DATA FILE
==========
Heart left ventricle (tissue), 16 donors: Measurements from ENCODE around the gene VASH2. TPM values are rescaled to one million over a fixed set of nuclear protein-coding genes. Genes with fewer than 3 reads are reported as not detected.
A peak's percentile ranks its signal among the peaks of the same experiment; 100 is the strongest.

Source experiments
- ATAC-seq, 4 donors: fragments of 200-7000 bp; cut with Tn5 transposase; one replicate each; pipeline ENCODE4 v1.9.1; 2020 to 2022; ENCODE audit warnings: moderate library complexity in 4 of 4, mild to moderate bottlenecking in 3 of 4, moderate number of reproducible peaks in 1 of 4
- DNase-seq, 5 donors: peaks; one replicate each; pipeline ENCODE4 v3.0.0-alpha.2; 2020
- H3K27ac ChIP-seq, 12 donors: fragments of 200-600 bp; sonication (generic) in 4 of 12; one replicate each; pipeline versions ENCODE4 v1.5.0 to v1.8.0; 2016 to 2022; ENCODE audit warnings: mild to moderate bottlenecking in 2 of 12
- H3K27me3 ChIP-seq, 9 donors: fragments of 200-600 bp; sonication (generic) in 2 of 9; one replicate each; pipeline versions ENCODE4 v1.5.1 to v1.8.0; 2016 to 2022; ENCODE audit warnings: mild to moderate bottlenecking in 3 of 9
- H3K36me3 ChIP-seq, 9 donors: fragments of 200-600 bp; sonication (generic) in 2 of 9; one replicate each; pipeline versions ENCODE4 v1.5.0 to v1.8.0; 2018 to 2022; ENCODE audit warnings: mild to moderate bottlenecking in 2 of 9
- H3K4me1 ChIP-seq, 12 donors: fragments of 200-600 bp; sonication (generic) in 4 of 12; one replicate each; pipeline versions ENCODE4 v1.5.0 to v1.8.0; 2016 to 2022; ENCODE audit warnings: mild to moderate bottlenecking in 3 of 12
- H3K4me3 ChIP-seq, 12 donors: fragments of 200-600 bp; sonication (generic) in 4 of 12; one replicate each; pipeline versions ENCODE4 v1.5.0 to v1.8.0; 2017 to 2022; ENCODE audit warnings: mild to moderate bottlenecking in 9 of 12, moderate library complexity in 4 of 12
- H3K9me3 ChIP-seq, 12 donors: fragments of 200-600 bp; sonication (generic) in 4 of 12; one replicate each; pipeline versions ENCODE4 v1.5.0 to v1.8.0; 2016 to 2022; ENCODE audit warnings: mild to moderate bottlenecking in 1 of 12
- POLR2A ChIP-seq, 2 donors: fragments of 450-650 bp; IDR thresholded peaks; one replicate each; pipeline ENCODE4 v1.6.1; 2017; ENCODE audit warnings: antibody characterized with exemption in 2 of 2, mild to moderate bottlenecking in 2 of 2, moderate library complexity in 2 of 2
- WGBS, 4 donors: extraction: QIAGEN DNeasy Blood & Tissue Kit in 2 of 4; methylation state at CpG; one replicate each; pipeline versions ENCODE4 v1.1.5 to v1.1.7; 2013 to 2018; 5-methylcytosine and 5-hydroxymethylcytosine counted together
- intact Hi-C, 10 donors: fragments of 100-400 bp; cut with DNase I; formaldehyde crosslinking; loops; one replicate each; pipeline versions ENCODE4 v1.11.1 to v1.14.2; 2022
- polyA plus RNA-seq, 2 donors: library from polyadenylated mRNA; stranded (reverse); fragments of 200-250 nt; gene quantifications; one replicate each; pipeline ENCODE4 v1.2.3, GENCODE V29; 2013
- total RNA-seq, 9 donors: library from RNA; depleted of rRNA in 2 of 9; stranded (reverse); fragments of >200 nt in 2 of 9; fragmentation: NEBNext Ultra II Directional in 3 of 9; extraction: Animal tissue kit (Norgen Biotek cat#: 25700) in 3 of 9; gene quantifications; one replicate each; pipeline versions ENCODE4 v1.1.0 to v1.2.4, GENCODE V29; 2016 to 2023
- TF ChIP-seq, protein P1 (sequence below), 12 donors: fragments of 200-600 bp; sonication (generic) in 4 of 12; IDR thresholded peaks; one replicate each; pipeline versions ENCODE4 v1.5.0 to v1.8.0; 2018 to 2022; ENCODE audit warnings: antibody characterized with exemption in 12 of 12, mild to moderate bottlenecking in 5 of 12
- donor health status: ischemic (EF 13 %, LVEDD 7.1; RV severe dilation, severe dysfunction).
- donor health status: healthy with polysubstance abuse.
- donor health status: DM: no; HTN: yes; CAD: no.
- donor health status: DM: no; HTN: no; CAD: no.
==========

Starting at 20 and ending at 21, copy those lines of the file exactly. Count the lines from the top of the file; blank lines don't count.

- donor health status: DM: no; HTN: yes; CAD: no.
- donor health status: DM: no; HTN: no; CAD: no.